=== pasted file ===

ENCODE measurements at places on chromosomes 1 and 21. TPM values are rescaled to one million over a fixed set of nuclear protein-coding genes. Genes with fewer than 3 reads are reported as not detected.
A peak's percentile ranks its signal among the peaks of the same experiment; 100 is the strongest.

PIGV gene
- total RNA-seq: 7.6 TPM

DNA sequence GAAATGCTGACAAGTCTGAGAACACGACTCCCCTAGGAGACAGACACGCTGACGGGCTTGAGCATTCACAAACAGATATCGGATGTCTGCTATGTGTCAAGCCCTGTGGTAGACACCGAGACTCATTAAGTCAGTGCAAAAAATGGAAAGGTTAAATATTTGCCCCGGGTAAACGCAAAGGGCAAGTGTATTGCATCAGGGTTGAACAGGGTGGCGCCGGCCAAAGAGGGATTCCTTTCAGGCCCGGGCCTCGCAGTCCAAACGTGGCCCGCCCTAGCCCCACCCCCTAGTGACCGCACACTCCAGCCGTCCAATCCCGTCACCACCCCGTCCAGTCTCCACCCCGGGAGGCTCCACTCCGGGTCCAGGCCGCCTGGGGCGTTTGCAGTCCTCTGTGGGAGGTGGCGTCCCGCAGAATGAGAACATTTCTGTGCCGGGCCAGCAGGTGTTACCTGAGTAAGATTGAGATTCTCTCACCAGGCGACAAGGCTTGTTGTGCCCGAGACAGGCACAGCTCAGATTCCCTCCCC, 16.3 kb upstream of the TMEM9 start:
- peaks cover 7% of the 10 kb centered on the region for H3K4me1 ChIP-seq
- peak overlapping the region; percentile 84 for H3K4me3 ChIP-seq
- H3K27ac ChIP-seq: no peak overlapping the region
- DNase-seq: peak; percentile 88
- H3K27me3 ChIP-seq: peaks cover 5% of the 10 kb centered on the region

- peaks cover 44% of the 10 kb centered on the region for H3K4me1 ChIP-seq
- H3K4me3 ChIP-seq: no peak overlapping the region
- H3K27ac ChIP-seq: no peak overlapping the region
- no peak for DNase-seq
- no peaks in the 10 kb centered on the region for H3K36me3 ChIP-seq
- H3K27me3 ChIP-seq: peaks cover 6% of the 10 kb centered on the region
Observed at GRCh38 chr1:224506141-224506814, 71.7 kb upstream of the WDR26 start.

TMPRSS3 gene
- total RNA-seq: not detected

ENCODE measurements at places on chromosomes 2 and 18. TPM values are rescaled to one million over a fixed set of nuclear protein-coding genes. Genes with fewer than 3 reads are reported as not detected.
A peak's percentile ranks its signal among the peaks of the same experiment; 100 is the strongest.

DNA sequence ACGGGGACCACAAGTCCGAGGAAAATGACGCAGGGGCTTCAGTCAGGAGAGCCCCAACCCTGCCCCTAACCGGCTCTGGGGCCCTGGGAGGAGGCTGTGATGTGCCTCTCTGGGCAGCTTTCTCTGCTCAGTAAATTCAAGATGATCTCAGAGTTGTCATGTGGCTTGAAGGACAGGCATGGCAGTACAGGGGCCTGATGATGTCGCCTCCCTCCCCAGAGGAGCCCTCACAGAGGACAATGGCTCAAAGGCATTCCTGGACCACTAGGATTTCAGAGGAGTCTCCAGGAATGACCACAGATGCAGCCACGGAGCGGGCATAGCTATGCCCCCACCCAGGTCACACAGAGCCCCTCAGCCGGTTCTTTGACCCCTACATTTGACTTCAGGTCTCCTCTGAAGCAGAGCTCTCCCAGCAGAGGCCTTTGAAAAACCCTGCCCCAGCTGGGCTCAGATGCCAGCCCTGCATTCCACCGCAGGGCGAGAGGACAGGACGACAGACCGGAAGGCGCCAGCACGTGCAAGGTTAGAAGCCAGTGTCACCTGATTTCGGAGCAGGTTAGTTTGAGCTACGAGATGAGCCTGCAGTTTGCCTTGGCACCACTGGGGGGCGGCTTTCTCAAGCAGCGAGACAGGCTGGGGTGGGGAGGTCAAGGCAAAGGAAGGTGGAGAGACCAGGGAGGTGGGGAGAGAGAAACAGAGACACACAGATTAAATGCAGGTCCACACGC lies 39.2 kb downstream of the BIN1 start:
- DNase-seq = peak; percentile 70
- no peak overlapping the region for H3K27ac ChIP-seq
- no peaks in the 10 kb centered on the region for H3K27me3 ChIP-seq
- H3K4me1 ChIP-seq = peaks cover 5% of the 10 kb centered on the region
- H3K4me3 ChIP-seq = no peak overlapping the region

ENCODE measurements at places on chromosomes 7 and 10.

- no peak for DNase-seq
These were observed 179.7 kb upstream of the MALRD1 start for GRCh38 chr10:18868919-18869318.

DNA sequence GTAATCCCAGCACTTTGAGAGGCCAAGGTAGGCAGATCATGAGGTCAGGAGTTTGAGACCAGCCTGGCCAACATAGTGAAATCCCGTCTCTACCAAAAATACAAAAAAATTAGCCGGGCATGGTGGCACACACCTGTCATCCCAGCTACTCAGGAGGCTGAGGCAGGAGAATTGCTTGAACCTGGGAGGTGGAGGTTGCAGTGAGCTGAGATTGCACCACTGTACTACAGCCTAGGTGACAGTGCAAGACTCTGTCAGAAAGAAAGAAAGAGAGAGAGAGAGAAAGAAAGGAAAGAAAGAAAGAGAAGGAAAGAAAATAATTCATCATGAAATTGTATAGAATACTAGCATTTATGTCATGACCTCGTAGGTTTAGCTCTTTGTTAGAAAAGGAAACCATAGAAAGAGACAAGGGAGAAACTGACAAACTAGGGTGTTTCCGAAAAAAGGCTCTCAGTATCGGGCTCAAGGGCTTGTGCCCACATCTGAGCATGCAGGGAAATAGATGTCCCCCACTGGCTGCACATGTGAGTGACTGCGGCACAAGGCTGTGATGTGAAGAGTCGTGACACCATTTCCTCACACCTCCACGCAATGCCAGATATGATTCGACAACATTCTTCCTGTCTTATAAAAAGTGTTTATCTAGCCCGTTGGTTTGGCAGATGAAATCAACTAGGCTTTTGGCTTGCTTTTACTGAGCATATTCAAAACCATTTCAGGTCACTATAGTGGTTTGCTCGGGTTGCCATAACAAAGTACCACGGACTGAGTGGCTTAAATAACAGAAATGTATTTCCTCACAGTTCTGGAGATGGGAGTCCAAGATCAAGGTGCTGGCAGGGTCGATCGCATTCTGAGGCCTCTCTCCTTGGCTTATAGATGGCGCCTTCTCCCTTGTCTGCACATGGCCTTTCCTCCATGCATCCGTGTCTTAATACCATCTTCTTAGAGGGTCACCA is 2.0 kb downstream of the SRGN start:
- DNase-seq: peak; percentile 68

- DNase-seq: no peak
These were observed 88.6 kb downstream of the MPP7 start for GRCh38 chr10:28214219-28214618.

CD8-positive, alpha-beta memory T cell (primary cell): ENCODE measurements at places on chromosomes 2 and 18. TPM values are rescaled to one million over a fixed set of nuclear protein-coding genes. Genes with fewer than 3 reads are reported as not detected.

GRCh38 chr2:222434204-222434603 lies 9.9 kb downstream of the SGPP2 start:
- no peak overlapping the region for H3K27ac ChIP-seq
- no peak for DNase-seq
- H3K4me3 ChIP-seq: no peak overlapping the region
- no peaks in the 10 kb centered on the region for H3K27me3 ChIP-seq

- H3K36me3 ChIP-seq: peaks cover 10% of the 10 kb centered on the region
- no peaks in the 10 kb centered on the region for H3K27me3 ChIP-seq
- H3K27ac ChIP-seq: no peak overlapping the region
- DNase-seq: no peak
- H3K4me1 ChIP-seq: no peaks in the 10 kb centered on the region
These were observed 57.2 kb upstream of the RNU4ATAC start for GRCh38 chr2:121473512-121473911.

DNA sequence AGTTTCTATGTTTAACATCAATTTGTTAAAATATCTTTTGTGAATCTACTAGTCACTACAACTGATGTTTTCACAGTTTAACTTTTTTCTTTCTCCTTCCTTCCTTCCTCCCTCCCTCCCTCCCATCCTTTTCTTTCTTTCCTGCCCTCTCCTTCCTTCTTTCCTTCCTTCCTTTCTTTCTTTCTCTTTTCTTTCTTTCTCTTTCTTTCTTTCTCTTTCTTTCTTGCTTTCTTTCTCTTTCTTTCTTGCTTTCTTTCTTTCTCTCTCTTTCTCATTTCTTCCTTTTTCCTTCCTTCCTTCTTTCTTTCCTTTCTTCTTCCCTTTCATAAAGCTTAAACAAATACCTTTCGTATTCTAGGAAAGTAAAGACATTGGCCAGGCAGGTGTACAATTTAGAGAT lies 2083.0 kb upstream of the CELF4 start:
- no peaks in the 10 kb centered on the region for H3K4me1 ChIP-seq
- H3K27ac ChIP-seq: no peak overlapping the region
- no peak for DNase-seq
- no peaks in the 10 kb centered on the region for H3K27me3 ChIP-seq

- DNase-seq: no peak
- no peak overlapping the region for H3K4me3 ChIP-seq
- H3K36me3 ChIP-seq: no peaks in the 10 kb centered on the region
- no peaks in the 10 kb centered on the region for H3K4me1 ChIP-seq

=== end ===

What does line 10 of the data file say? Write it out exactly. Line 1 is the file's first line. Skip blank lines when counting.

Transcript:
- H3K27me3 ChIP-seq: peaks cover 5% of the 10 kb centered on the region